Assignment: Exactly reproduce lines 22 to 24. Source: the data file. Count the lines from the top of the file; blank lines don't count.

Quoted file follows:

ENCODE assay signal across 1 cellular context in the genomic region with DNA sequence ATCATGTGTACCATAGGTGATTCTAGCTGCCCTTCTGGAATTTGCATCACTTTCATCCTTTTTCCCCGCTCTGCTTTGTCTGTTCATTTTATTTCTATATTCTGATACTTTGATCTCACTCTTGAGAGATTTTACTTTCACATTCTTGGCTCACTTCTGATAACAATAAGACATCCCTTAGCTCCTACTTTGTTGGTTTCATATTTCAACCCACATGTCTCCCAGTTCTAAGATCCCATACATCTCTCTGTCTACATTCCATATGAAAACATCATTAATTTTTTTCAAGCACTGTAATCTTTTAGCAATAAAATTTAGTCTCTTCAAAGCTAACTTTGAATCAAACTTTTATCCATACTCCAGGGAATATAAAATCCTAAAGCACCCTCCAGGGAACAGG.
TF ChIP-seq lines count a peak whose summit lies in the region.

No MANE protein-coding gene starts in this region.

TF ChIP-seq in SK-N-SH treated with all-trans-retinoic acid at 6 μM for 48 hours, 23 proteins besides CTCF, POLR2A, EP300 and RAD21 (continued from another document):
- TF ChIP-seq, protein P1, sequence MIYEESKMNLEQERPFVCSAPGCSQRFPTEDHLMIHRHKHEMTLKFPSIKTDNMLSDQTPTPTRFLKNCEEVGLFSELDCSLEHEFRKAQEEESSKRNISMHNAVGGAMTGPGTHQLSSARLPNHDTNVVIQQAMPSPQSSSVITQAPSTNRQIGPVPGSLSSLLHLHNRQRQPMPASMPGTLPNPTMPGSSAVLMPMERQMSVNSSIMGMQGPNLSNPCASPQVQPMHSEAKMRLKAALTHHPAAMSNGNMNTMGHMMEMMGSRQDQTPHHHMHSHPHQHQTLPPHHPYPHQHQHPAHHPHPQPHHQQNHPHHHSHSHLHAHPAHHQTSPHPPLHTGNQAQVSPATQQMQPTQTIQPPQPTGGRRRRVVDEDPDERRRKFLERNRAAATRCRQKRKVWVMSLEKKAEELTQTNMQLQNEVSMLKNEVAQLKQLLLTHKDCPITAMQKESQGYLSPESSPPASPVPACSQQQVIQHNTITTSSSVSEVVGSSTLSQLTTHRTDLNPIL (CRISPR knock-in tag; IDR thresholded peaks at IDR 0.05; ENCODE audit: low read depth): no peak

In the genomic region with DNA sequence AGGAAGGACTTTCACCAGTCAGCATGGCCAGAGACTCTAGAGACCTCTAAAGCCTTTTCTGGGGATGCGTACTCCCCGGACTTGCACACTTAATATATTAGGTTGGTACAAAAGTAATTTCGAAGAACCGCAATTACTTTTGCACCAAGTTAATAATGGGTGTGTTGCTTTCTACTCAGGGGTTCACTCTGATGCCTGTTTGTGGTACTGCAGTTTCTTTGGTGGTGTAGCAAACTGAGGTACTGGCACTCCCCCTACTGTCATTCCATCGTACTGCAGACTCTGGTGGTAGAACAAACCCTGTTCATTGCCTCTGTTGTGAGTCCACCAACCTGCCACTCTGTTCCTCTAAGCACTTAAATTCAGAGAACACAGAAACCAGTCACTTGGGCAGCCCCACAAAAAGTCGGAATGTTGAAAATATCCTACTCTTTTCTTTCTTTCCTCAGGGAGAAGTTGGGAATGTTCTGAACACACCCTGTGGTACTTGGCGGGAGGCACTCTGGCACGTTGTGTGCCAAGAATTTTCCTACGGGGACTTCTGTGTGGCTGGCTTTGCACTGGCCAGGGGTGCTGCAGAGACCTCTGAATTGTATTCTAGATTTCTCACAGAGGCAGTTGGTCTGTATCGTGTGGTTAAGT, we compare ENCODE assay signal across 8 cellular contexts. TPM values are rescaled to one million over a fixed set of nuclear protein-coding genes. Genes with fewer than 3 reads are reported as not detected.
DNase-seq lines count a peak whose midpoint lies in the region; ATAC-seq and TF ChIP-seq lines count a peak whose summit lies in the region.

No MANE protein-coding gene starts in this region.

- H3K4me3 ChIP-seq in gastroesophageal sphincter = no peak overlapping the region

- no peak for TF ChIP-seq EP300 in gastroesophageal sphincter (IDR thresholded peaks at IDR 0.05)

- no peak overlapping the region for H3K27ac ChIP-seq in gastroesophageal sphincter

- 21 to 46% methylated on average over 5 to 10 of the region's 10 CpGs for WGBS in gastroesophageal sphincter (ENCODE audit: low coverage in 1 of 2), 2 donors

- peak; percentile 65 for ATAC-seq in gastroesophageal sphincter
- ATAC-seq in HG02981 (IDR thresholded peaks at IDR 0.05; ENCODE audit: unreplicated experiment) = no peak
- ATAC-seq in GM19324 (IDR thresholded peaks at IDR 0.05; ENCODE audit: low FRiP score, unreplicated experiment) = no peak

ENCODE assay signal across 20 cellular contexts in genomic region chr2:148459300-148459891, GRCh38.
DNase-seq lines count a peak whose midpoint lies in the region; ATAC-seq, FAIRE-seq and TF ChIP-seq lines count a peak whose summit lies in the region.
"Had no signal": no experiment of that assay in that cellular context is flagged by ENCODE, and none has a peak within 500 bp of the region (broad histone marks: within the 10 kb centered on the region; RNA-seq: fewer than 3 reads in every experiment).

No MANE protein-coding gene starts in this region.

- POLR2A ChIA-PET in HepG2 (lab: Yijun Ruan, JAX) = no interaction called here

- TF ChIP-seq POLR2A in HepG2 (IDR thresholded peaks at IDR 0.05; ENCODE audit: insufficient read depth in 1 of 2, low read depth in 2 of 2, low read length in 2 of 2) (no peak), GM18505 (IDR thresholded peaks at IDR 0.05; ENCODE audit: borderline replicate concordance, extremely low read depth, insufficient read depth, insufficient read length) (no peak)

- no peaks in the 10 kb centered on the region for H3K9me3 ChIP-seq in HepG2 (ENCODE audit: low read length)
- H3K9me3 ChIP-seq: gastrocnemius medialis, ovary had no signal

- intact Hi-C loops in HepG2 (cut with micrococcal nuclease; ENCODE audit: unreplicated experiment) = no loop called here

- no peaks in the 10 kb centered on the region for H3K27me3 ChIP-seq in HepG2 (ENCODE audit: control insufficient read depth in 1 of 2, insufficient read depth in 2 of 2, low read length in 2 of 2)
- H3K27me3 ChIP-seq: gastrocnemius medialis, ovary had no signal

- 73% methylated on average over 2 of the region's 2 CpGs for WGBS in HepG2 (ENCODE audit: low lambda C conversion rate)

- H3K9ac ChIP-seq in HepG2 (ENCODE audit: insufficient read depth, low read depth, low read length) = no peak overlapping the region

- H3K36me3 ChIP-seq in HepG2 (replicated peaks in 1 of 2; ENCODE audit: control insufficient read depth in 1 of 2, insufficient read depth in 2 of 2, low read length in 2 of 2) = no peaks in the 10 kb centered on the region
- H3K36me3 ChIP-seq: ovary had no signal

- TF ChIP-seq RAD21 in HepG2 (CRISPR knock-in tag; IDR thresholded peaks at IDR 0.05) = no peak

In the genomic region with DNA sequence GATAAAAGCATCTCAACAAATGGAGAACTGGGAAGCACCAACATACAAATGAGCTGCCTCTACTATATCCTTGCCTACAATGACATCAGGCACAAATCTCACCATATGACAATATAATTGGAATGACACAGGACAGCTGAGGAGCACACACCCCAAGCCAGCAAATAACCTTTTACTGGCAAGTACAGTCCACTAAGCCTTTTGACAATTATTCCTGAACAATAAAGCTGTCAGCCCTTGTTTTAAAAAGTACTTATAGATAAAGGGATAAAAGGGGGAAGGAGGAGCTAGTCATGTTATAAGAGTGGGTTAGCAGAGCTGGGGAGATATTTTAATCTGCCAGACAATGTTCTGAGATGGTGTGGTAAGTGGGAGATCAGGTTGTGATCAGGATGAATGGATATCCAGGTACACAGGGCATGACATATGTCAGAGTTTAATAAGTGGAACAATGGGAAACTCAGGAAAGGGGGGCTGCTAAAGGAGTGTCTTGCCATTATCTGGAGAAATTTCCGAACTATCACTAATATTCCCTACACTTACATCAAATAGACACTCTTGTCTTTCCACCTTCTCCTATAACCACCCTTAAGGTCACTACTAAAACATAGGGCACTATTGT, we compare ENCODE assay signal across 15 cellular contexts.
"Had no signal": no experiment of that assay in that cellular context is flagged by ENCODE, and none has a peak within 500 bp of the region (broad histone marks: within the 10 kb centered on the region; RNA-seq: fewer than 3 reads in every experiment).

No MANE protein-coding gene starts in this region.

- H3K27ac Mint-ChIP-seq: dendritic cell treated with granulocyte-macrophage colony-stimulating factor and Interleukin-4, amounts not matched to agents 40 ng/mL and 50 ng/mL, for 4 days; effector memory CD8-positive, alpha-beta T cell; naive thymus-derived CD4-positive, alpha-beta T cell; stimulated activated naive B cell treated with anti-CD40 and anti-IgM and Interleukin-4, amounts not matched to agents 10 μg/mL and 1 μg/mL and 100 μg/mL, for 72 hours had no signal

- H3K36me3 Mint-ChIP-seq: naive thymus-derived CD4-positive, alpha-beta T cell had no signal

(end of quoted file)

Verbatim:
- no peaks in the 10 kb centered on the region for H3K9me3 ChIP-seq in HepG2 (ENCODE audit: low read length)
- H3K9me3 ChIP-seq: gastrocnemius medialis, ovary had no signal

- intact Hi-C loops in HepG2 (cut with micrococcal nuclease; ENCODE audit: unreplicated experiment) = no loop called here